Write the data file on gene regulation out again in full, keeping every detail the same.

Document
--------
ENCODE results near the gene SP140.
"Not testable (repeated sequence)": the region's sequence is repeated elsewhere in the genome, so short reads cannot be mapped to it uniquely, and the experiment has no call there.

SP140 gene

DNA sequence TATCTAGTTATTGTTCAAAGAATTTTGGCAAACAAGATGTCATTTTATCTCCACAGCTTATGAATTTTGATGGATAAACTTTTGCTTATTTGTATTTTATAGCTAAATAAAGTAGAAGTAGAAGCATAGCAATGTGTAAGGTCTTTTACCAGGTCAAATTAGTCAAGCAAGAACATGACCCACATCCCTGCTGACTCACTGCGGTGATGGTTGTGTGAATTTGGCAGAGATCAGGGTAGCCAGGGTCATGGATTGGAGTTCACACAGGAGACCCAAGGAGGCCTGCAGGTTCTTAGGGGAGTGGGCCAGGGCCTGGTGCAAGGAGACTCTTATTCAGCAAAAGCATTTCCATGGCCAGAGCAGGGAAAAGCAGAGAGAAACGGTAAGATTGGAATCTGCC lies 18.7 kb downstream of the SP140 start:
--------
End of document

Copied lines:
ENCODE results near the gene SP140.
"Not testable (repeated sequence)": the region's sequence is repeated elsewhere in the genome, so short reads cannot be mapped to it uniquely, and the experiment has no call there.

SP140 gene

DNA sequence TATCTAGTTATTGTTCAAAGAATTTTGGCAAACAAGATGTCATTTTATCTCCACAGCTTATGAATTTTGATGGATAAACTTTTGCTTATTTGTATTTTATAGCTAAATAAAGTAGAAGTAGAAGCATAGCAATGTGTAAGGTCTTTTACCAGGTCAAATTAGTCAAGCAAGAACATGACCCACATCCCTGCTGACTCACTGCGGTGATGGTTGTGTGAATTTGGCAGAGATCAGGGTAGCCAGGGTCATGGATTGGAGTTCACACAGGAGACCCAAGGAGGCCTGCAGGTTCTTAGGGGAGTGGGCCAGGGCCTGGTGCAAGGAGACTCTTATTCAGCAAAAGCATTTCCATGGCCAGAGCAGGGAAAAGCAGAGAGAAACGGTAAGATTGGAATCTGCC lies 18.7 kb downstream of the SP140 start: